Assemble the tacos on flour tortillas with fish, cilantro cream sauce and the toppings of your choice. It is great served along side Black Bean Soup (Recipe Follows)

Ingredients for Black Bean Soup

Black Bean Soup

1 TBS olive oil
4 large garlic cloves, roughly chopped
3/4 C diced carrots (about 2 large carrots)
3/4 C diced celery (2 ribs)
1 C diced onion (about 1 onion)
2 can black beans, rinsed and drained
1 3.5 ounce can green chilies
2 can low sodium vegetable broth
1 tsp salt
1/4 tsp black pepper
1/2 tsp chili powder
1/4 tsp cumin
1/2 tsp dry oregano leaves
1 bay leaf.

Heat a large dutch oven on medium high heat. When pan is warm, add the olive oil. Add carrots, celery, onion, and garlic and saute 4-5 minutes. Add in the black beans, chilies, and vegetable broth. Stir to combine and then add salt, pepper, chili powder, cumin, oregano, and bay leaf. Simmer uncovered for 20-25 minutes or until carrots are tender. Remove from heat and REMOVE bay leaf from soup. Place soup in a blender or you can use an immersion blender if you have one available. Place lid on blender and allow some heat to escape. Puree soup until completely smooth. Squeeze in the juice from one lime and pulse to combine. Serve in bowl and top with desired toppings such as sour cream, chips, grated cheese, fresh cilantro, or a little hot sauce to make it more spicy!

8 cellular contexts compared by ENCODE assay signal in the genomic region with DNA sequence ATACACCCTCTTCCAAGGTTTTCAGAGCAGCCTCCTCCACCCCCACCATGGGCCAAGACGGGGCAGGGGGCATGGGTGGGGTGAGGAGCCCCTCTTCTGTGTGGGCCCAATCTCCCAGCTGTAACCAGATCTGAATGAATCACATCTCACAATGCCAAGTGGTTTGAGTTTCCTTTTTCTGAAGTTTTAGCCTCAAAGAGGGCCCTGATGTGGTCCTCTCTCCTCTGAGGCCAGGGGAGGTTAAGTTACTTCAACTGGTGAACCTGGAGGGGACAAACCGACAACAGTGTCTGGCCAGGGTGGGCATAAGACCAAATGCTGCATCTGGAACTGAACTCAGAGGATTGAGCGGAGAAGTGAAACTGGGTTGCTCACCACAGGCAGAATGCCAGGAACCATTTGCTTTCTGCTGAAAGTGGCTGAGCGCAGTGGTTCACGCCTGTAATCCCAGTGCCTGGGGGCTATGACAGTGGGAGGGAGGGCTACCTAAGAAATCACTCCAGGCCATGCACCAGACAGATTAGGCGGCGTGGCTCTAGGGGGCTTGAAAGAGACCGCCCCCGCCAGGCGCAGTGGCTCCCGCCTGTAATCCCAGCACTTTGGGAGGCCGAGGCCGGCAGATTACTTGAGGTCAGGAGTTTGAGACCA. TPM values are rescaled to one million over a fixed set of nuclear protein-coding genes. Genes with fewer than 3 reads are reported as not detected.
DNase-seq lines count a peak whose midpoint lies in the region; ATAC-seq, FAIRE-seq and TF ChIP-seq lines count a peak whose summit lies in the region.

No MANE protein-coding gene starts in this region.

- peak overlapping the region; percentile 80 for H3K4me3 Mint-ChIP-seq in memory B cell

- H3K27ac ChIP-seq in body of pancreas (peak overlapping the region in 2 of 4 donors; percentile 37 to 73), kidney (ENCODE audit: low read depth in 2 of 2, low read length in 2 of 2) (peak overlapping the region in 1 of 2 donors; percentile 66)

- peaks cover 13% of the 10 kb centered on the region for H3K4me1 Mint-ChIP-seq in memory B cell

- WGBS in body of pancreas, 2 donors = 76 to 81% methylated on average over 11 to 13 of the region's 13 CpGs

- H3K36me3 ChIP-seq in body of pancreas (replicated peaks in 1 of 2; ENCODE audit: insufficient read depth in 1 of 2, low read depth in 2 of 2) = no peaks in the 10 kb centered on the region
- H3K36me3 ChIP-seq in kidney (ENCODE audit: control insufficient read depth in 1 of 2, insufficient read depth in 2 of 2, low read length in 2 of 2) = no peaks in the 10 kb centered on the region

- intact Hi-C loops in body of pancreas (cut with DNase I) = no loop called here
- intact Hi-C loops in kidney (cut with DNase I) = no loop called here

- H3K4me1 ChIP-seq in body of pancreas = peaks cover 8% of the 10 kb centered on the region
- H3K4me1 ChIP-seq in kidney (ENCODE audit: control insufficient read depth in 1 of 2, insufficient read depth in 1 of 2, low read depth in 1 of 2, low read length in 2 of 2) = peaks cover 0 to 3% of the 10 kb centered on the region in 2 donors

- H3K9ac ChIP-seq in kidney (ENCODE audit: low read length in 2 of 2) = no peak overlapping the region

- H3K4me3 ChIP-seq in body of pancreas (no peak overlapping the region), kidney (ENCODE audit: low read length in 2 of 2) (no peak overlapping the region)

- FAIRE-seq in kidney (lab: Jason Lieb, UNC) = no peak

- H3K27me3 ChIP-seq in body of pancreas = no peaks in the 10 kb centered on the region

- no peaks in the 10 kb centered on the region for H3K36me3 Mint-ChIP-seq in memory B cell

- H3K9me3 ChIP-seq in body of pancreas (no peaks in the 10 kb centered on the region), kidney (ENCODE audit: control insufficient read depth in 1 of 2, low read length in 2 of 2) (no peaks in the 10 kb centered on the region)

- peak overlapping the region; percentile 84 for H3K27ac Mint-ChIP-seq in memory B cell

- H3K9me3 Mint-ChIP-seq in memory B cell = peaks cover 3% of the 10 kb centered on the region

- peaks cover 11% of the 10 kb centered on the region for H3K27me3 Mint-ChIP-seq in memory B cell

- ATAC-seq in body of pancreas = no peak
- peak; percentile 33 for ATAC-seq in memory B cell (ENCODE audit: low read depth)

Enjoy your Sunday and be sure to watch the National Championship game tomorrow! War Eagle!

Sunday, January 2, 2011

It's Easy Being Green Smoothie

These ingredients:
Turned into this: